Kelly McGarry flips a 72-foot-long canyon gap at Red Bull Rampage 2013 to earn a 2nd place finish. The flip happens at 1:09 into the video. The Red Bull Rampage happened in Virgin, Utah. For some reason, Kelly only took 2nd place. Check out the rest of the highlights on the Red Bull site.
Craig Clasen was hunting yellow fin tuna with fellow fisherman Cameron Kirkconnell, photographer D.J Struntz (DJ Strunz’s portfolio) and film maker Ryan McInnis in the Gulf of Mexico when a 12 ft. Tiger Shark aggressively approached and circled Ryan McInnis in deep waters south of the Mississippi River’s mouth. Regarded by many as two of the world’s best free diving spearfishermen, Craig and Cameron have come into contact with thousands of sharks.
Craig Clasen immediately swam to his friend with his spear gun.
‘I positioned myself between Ryan and the shark and I tried to watch it for a second, hoping it would pass us by,’ explained 32-year-old Mr Clasen.
‘I noticed that the shark was getting tighter and tighter and just kept trying to get a back angle on us and behaving in an aggressive manner.
‘The shark made a roll and looked like it was going to charge us so I just went ahead and took the conservative route and put a shaft through its gills.
‘Cameron and I have been around sharks for years and we all have a lot of experience with them but this encounter had a different feel to it.
‘Down in my core I really felt the shark was there to feed. I didn’t want it to come to that.’
Craig spent nearly two hours wrestling with the giant 12ft shark, spearing it seven times and even attempting to drown the beast before eventually finishing it off with a long blade knife. (Rest of the story at SurfThereNow.com)
Beautiful video of locals surfers in Bangladesh.
“Here are a few images from a recent trip Kahana Kalama and Surfing the Nations went on to Bangladesh. It is a glimpse into a documentary that Russell Brownley is working on about a surf club in Bangladesh. Many of the children are street kids or come from very poor families. Some don’t even know how to swim, but their love for surfing brings them together and into a way of life they never even knew existed. An ocean that was once deemed off limits due to fear and a very conservative Islamic culture, is now becoming source of fun, escape and even a chance for a way to make a living.”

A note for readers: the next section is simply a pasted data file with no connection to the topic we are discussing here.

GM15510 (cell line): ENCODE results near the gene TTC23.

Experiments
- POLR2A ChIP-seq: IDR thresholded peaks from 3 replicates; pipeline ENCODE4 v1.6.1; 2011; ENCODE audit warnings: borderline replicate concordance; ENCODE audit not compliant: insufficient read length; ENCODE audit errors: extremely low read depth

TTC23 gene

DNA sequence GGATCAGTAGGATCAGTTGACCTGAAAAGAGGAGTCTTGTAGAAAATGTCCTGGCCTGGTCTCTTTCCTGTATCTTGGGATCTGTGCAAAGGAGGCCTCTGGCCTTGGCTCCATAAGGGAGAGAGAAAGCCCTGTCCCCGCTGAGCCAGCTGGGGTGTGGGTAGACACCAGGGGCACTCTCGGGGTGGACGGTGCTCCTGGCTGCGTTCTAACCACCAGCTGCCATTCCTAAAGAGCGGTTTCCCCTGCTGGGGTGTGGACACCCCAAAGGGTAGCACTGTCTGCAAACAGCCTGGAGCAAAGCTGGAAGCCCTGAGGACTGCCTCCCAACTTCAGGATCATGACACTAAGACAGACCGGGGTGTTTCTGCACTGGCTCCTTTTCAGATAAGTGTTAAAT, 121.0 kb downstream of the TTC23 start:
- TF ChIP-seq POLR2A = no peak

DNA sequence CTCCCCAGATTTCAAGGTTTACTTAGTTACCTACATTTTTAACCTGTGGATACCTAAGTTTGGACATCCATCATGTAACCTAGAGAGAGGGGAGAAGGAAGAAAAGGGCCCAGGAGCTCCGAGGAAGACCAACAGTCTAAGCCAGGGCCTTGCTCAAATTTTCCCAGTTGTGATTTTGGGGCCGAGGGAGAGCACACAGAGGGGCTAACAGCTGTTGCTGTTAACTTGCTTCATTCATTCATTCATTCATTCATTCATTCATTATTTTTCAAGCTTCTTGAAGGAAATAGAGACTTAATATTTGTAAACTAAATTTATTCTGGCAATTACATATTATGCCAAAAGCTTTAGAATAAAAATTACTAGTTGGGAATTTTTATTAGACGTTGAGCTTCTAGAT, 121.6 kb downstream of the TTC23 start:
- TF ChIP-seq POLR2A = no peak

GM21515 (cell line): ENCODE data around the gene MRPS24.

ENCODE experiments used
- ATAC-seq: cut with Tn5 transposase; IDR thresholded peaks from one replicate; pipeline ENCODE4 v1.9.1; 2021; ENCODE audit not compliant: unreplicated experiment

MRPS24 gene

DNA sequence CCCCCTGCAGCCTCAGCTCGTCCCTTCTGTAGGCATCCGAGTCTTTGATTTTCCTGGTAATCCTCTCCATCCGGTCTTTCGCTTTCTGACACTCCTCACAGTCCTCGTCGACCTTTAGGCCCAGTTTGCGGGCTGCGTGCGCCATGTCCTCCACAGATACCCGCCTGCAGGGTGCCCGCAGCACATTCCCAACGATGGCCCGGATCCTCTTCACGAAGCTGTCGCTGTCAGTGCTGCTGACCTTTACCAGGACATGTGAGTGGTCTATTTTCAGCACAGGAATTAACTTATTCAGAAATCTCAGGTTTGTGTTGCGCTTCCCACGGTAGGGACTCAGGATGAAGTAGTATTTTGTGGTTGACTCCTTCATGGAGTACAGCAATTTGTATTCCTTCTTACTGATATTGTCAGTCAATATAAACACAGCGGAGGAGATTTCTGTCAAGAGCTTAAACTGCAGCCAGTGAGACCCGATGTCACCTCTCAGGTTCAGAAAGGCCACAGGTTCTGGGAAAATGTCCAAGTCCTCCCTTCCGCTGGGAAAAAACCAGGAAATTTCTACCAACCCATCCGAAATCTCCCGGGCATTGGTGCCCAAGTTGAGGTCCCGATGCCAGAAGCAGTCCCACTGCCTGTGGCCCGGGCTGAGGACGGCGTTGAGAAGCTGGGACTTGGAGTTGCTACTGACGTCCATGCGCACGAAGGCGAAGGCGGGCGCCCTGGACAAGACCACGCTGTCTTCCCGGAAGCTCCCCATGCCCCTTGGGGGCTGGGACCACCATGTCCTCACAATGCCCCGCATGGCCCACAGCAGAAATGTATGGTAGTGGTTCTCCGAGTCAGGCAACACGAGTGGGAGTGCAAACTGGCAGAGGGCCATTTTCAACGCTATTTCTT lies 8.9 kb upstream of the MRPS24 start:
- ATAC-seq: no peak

Here’s video of Francois Bon, Frenchman and inventor of the sport: Speed Riding, descending Argentina’s 22,834-foot Aconcagua. It took 10 days to ascend and 4 minutes to descend 9,000 ft. The good stuff in the video start 2:30 into it.
From National Geographic: “Speed riding is the sport (if you can call it that) of rapid descent. Adherents leap from mountaintops and fly down sheer faces at near-free-fall speeds, guided only by a small, specialized paraglider. When the grade flattens, they touch down briefly to ski ridiculously fast before taking off again over the steeps. Bon, 36, is the grandfather of the sport. In 2006, he leapt off the Eiger and Mont Blanc. In 2007, he made some riotous runs in New Zealand’s Southern Alps.”
Photo below of New Zealand Kitesurfer, David Sheridan, kiting over a whale. As he’s riding over the tail flips up and hits him in the head. The photo was taken by a camera mounted in his kite that takes a photo every 10 seconds. (From Surftherenow)
I’ve tried to teach dozens of friends over the last few years. I’ll take them out in small surf, show them a few things, they get the hang of it, buy and board and never use it again. The same barrier seems to hit everyone: the surf is too crowded. My advice to everyone has been to head off somewhere tropical and surf everyday for a week. You just won’t get better at something, especially something like surfing, going once a month. It’s a way to guarantee you won’t really enjoy the sport. Also, paying an instructor in the US is going to be $80-100/hour for individual instruction! Add the price of renting a board and wetsuit and it’s $150 or more a session.